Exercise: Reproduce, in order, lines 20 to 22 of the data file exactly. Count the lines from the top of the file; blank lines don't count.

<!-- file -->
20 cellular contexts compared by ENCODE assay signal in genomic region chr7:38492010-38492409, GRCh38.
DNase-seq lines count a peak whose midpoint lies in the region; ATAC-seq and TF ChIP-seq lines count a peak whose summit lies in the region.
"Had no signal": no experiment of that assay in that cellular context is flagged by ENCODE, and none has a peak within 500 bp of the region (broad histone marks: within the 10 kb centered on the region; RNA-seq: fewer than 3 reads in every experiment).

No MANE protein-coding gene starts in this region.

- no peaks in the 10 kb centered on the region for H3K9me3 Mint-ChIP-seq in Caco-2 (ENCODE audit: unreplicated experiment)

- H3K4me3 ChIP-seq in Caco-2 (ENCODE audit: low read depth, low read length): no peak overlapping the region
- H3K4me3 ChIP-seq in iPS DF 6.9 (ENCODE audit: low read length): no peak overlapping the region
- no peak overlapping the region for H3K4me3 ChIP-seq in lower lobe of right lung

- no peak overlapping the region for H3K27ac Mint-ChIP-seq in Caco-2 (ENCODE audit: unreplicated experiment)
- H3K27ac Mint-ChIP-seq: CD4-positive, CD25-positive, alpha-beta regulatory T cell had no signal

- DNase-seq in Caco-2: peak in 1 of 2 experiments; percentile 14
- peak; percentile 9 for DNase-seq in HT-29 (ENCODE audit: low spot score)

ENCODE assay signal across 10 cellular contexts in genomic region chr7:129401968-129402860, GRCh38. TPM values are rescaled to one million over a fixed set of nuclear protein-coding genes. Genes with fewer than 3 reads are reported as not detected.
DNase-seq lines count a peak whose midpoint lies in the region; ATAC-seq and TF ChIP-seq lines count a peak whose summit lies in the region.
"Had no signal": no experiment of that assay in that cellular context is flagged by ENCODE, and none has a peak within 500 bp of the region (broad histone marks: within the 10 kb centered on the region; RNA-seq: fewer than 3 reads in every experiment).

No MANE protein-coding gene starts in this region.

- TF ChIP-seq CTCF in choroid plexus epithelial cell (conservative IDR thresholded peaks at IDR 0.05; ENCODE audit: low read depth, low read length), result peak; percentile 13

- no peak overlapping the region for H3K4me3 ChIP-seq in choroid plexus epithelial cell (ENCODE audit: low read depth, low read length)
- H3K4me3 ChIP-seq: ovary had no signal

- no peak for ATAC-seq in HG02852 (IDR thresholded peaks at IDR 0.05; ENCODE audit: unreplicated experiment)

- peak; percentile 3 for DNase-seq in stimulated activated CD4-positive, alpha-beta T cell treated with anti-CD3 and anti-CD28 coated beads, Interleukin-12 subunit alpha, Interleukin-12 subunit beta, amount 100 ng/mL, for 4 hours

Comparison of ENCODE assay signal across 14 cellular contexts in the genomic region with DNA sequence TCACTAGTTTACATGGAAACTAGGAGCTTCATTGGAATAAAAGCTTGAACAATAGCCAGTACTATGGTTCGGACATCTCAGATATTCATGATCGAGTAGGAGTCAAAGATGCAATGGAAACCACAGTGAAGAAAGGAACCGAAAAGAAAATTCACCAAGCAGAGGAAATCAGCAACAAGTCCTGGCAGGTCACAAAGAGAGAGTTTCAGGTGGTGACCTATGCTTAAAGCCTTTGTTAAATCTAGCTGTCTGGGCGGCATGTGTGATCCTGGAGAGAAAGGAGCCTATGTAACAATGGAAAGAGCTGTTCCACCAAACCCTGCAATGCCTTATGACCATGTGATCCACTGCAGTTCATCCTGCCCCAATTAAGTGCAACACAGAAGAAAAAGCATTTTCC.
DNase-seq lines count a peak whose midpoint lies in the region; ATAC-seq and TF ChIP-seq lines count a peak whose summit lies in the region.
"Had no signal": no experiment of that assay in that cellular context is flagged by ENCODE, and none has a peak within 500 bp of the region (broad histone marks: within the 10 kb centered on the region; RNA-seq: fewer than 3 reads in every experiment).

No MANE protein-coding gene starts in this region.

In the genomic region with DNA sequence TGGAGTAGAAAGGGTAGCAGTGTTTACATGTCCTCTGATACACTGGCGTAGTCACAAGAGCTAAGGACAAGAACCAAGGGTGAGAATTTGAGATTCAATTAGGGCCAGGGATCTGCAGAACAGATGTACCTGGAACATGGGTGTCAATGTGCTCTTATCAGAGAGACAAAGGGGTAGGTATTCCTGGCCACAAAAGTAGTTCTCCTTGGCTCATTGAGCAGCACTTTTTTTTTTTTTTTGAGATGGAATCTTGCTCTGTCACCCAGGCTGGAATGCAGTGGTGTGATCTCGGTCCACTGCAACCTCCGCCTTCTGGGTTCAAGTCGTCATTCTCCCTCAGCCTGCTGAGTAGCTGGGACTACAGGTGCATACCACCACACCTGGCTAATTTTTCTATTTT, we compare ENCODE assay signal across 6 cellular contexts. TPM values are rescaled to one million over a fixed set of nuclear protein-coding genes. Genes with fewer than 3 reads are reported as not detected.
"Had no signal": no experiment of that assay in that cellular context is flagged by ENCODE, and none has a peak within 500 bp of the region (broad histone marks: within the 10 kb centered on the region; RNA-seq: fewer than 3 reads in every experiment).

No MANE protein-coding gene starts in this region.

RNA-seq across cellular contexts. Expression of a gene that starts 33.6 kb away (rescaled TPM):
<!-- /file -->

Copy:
- no peak for ATAC-seq in HG02852 (IDR thresholded peaks at IDR 0.05; ENCODE audit: unreplicated experiment)

- peak; percentile 3 for DNase-seq in stimulated activated CD4-positive, alpha-beta T cell treated with anti-CD3 and anti-CD28 coated beads, Interleukin-12 subunit alpha, Interleukin-12 subunit beta, amount 100 ng/mL, for 4 hours

Comparison of ENCODE assay signal across 14 cellular contexts in the genomic region with DNA sequence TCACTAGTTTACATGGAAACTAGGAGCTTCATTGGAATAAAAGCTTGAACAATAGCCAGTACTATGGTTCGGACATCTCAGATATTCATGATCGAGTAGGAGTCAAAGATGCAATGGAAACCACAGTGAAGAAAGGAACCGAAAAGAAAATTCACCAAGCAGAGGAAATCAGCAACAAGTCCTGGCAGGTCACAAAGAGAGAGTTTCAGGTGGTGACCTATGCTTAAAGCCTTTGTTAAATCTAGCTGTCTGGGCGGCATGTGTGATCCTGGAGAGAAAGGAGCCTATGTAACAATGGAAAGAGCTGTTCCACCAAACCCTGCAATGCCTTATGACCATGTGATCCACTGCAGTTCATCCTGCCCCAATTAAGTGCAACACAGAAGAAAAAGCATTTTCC.